Welcome to Racerhead, coming to you from the epicenter of the amateur motocross world—for this one week, anyway. I am in the bottom of the announcer’s tower next to the finish line at Loretta Lynn Ranch, where the 37th Annual Rocky Mountain ATV/MC AMA Amateur National Motocross Championship is taking place right outside the window. The Masters 50+ class is out there right now, and it’s yet another epic battle between the forever-fast Barry Carsten of New Jersey and Michigan Mafia man John Grewe. These two first lined up at the Ranch the very first year, 1982, and they collectively have dozens of starts here over the years, both before and after their time as professionals. Now they battle much younger guys in both their classes (40+ and 50+) but always seem to find each other out there. Carsten and Grewe are amateur legends still in the making, and still very fast!
Since the checkered flag dropped last Saturday on Washougal (and until the starting gate drops on the Lommel MXGP this coming Sunday in Belgium), Loretta Lynn Ranch, in tiny Hurricane Mills, Tennessee, really is the center of the motocross world. There are thousands of people here from every fast corner of the country and a few other nations, including Canada, Italy, Japan, New Zealand, and South Africa. Seemingly the whole U.S. amateur motorcycle industry is here, with all seven OEMs (for the purpose of this race, we must include minibike maker Cobra) with huge setups—especially Kawasaki Team Green, which has, like Carsten and Grewe, been here since day one. They are here to race one another, scout out potential new talent, and just celebrate the summer’s end. I’ve said it before: Loretta Lynn’s is a competition, a vacation, a convention, a reunion, a combine, and everyone’s homecoming race.
I mention the homecoming because of all the alumni who find their way back here. Ryan Villopoto was here for three days hanging out with the Yamaha Blu Cru. Jeremy McGrath was here hanging with the Team Green kids; Jeff Emig with Husqvarna and Shift. Ricky Carmichael was spotted at Suzuki, Fox Racing, Oakley, and Wiseco. The GOAT ended up doing some RacerTV commentating with Mike Alessi, the 11-time Loretta Lynn’s champ who was here for the first time as a dad. Alessi then got together with Villopoto for an unlikely but good pairing. Adam Cianciarulo was vlogging for Kawasaki and Pro Circuit. Wil Hahn was managing some of Star Racing Yamaha’s fast young talent. Mike Brown were here kicking ass in the Vet classes (though he got surprised by a solid Ricky Renner—the same Renner who beat Sebastien Tortelli here a few years ago!). Robbie Reynard was here with some riders he’s training. Malcolm Stewart helped lead the sighting laps before each practice on Monday. Tim Ferry is here watching his kids compete, and so are Nick Wey and Brian Deegan.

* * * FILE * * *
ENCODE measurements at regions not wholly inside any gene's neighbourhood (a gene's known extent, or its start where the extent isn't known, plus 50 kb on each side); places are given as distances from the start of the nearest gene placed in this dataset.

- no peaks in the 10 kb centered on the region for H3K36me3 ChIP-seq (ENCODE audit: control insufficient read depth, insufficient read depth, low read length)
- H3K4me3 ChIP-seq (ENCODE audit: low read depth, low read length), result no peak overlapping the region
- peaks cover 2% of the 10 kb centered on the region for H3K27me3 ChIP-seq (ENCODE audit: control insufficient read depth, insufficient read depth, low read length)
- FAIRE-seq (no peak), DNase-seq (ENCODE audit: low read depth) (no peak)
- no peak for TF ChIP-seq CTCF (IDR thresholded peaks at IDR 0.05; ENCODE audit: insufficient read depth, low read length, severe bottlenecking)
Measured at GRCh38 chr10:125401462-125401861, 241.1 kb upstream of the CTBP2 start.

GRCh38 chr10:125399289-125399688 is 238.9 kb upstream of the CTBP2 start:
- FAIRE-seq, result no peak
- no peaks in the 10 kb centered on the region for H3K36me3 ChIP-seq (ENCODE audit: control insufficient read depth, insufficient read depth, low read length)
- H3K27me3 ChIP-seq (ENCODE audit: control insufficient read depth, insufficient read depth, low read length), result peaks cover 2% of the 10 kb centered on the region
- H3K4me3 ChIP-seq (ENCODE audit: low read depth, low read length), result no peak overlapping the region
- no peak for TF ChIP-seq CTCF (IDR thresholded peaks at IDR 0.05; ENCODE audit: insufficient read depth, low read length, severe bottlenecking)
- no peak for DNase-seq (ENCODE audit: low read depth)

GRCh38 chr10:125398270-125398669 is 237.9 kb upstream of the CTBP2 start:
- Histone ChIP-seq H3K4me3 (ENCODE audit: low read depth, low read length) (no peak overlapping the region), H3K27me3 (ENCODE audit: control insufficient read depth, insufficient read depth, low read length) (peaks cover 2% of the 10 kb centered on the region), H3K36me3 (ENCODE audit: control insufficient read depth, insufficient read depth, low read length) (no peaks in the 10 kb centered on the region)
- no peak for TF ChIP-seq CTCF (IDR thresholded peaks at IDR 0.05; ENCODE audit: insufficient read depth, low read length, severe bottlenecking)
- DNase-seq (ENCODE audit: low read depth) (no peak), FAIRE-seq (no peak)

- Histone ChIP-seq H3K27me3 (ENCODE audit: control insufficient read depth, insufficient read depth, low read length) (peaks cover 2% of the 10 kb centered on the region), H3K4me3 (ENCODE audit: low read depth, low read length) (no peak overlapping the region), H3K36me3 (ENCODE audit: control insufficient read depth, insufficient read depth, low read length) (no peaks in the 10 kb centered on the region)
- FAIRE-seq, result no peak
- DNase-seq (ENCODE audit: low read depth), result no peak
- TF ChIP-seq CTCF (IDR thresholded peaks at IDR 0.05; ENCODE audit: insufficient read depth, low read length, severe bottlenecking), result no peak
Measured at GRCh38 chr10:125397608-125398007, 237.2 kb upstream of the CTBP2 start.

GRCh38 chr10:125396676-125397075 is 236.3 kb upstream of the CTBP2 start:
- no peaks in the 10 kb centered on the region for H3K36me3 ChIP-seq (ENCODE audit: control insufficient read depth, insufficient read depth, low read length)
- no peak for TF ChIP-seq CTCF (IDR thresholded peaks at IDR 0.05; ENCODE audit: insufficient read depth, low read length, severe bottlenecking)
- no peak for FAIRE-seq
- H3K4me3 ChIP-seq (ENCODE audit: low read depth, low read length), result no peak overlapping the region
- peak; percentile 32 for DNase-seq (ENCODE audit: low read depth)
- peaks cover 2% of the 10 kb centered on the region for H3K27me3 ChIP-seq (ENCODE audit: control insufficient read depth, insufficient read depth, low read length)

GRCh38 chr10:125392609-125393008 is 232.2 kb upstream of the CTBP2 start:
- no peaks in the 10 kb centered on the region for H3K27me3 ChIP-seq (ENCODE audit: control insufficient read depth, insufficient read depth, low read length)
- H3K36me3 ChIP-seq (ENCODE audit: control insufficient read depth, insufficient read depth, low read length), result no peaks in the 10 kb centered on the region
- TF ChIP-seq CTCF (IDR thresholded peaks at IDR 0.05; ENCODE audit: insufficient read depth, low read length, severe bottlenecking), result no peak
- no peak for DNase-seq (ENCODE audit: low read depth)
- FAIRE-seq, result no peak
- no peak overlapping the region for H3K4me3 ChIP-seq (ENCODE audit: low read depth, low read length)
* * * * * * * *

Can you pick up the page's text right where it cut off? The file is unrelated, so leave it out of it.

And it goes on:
And, of course, every fast amateur in the country is here, so we might as well start remembering some of these names, although most are probably already familiar (and I will surely leave a bunch of deserving kids out; forgive me in advance): Derek Drake, Seth Hammaker, Jalek Swoll, Hardy Munoz, Dilan Schwartz, Ty Masterpool, Ethan Mann, Gage Linville, Nate Thrasher, Max Vohland, Ryder DiFrancesco, Nick Romano, Daxton Bennick, Hayden Deegan, Casey Cochran, and many, many more.…
There are 37 classes, all 42 gates full in all of them. The races are streaming live all day long on www.racertv.com, and you can also catch the reruns there soon, so you can watch and see what Loretta Lynn’s is all about for yourself.
But it’s also a bittersweet day for me and my family. Vance is on the RacerTV camera crew, Sloane is helping run Camp Loretta’s and hand out medals and water in impound, and, of course, my mom, brother, sister and their families are all here working on either the infield, registration, scoring, or just putting out fires. All good. (And Kailub Russell, my sister’s stepson, is not here because the multi-time GNCC #1 is getting ready to ride the last three Lucas Oil Pro Motocross rounds for Red Bull KTM.) We all know that today—August 3, 2018—is the twentieth anniversary of the passing of the man who got this whole thing started in the first place: my dad, Big Dave Coombs. It’s hard to believe it’s been two decades since that sad morning, and even harder to believe there have been more Loretta’s without him than with him. And I imagine there will be many, many more.